Gnat was transfixed by the forklift: it was picking up a pallet of beer stacked 20 feet high. I was likewise interested, since the beer seemed likely to fall over, drop 30 feet to the floor and detonate in a tsunami of Budweiser. No worse fate: drowned in Bud Light. But the operator expertly brought the pallet down, and the peril passed. I bought some wine – three 1.5 liter bottles of Yellow Tail – and off we went. At Home Depot, the fatal mistake: I bought three vent filters.
Well, no, we could have survived that. If I’d brought them in. But they were lightweight, and I always want her to help bring stuff in to participate in the daily events of the house. She went up the tunnel, up the stairs – and one of the filters came out of her grasp. It looked like she’d trip on it, so I leaned forward –
The bottles shifted in the box. The box shifted out of the crook of my elbow. One bottle fell out. Hit the rug: whew. Bounced off the rug: no. Down one step, then skipped and step and hit the third hard enough to detonate.
White painted walls. A nice shiraz. You draw the picture.
Fifty minutes later I was done swabbing the garage (the wine ran down the tunnel and pooled under my car) but there was no getting those wine stains out; I’ll have to repaint.
It looks like a slaughterhouse down there. More than usual, anyway. Smells great, too. Smells like I swabbed the floor with a moist bum. Good wine may have a pleasant bouquet in a glass, but dump a bunch of it on the floor and it’s instant flophouse.
It’s a two-column night, so, blah, blah, excuses, excuses. Perhaps a few new Noir framegrabs will ease the pain.
You know the movie is going to have lots of smoldering bad-dame-and-her-gunsel-lug action when the credits look like this.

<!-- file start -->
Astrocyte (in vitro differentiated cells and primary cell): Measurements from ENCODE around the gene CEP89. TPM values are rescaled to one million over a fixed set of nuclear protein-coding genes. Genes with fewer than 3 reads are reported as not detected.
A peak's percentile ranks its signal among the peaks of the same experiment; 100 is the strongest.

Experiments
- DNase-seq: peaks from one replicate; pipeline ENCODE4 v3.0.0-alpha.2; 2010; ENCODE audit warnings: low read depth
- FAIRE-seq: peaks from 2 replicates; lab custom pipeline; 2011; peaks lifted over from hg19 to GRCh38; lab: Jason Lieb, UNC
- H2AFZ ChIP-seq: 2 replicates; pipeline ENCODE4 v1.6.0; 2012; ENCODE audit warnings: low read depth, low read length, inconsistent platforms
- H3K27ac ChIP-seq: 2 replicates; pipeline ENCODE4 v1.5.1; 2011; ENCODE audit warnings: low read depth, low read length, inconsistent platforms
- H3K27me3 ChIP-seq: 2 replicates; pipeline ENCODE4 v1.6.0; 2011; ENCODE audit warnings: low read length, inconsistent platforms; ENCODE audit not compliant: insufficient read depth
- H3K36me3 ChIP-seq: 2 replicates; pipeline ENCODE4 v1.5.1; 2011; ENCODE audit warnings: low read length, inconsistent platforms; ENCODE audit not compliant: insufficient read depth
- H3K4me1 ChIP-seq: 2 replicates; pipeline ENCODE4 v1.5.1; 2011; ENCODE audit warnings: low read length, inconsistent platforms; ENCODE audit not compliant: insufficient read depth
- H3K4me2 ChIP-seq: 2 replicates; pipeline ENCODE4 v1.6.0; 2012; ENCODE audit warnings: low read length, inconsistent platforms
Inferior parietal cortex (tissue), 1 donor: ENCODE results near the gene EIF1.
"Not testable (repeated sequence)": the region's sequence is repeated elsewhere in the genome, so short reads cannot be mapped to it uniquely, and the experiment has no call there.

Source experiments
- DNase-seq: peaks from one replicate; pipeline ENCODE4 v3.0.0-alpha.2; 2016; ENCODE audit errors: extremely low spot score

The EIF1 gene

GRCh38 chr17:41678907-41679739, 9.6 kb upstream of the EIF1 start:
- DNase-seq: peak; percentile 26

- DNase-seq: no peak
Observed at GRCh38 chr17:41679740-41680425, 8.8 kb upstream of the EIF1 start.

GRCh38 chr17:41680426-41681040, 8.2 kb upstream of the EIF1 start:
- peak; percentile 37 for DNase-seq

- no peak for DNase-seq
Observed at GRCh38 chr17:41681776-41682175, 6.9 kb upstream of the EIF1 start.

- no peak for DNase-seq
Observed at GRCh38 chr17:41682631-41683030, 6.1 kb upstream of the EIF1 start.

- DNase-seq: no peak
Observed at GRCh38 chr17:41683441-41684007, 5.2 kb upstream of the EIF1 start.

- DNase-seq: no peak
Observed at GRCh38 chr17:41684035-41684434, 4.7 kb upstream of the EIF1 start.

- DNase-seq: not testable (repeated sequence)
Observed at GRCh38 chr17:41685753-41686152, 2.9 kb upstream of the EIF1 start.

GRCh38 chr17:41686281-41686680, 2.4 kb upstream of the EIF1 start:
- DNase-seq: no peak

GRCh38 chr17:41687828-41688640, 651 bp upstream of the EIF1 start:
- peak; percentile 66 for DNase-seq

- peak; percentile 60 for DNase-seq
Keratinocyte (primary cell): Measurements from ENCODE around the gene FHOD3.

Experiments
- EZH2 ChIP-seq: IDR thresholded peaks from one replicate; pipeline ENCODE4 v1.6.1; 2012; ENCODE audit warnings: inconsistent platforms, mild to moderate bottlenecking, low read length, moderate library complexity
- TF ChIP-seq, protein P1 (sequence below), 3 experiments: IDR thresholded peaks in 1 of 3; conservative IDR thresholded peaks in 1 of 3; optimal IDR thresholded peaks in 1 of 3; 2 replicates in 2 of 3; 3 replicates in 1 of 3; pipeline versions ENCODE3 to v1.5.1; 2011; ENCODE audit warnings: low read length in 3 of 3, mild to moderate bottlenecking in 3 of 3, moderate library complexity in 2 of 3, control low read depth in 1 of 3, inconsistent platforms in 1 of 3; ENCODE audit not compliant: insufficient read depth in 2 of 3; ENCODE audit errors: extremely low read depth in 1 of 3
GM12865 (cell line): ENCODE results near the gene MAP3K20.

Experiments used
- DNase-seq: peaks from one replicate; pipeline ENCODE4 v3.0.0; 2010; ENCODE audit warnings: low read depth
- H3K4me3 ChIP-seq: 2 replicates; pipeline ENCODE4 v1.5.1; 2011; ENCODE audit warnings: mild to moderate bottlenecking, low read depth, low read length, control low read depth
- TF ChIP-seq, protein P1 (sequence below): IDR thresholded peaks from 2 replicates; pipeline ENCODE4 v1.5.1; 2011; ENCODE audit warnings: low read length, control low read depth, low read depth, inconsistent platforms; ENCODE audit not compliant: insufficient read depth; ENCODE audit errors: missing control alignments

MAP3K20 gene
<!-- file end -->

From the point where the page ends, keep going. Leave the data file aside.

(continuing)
It’s “Born to Kill,” which isn’t all that hot. Part of the second “Noir” series from Warner Brothers. The bad guy is played by Lawrence Tierney, who’s so wooden I checked IMDB to see if the cause of death was “Dutch Elm Beetles.” He mostly stands around and tries to menacing, but he looks like he’s trying come up with a good excuse to put off changing the oil this afternoon. Claire Trevor, the supposed femme fatale has an aristocratic mien that doesn’t do anything for me - there doesn’t seem to be any reason she likes the bad guy, other than she’s rotten and he’s rotten and it’s a rotten world; why don’t we kill people so we can live happily ever after? Because that always works out so well. Elisha Cook Jr. plays Elisha Cook Jr., and does so tolerably. The only bright spot is a big sack of beer and hoots played by Esther Howard.
Not even very noirish in its look. But I did enjoy a shot of Reno c. 1948:
And the obligatory montage of Wild Life, with this nice image:
And finally, a scene of no particular importance or grace – Walter Slezak, one of the more unfortunately named stars – sounds like some sort of greasy salve for gonorrheal chancres - approaches a newsman. There’s the bygone world: the obligatory suit, the man sitting in a chair on the sidewalk selling the papers, the trolley in the background, the policebox from the 20s that's been painted sixteen times. Instantly recognizable; you could fit in quickly. But utterly gone in ways we can't even begin to imagine.
What did all the coins in their pockets look like? The trolley tokens, the brand of gum (okay, we can probably guess that), the feel of the pink and slightly furry paper receipt from the cleaners, the perfume of the woman who just passed, the odor of hair cream, and so forth. No one knew those things were important, and I suppose they weren't - until they were gone and forgotten.
(New Fence. Screedblog resumes Tuesday afternoon. RSS feeds soon. Perm link here.)